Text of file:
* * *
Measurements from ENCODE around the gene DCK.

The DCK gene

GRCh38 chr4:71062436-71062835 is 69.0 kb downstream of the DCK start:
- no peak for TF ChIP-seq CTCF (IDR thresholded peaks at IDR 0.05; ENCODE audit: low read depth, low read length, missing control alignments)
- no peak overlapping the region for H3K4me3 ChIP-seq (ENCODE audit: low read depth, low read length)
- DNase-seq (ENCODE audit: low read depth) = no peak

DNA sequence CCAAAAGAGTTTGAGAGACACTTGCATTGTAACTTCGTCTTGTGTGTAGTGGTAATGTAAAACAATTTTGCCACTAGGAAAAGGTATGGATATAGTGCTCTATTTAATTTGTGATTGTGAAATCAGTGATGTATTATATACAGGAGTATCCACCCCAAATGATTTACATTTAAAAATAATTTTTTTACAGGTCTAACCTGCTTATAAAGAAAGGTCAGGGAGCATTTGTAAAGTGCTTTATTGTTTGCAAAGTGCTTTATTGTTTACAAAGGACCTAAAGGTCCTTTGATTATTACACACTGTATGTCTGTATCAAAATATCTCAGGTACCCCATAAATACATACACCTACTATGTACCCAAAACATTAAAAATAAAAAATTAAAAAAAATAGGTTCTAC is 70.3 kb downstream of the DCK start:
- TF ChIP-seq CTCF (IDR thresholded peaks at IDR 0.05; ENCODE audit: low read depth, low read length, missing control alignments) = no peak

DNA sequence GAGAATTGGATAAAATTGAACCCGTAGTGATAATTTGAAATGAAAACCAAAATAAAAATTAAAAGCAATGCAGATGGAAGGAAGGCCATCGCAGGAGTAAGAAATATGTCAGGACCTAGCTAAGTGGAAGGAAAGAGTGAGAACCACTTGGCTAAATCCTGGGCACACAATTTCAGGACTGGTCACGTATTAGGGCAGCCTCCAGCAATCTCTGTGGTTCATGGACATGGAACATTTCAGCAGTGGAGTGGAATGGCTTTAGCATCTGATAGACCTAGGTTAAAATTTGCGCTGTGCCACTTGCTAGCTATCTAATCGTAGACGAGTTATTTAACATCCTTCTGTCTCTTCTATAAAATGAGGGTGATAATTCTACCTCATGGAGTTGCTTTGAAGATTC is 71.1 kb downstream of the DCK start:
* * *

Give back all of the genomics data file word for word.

Measurements from ENCODE around the gene DCK.

The DCK gene

GRCh38 chr4:71062436-71062835 is 69.0 kb downstream of the DCK start:
- no peak for TF ChIP-seq CTCF (IDR thresholded peaks at IDR 0.05; ENCODE audit: low read depth, low read length, missing control alignments)
- no peak overlapping the region for H3K4me3 ChIP-seq (ENCODE audit: low read depth, low read length)
- DNase-seq (ENCODE audit: low read depth) = no peak

DNA sequence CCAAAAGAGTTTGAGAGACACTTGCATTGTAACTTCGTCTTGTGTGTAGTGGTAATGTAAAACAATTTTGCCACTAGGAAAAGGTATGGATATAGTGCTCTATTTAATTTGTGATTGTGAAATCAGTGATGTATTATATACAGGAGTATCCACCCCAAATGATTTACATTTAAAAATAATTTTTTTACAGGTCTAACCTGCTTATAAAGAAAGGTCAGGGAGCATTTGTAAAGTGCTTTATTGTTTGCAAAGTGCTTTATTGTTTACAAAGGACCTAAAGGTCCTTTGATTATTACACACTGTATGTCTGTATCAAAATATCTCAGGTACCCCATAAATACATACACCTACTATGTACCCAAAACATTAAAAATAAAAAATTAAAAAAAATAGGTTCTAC is 70.3 kb downstream of the DCK start:
- TF ChIP-seq CTCF (IDR thresholded peaks at IDR 0.05; ENCODE audit: low read depth, low read length, missing control alignments) = no peak

DNA sequence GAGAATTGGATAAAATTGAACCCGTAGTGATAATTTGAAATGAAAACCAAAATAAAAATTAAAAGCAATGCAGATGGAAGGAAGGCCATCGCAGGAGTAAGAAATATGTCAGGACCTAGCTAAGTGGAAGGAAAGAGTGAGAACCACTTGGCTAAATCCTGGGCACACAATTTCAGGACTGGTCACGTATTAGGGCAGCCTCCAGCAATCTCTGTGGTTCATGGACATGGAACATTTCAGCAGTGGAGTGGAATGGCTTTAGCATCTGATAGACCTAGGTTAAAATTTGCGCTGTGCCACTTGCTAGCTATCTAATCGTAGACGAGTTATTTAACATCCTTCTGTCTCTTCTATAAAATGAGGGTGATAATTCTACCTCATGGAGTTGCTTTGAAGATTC is 71.1 kb downstream of the DCK start: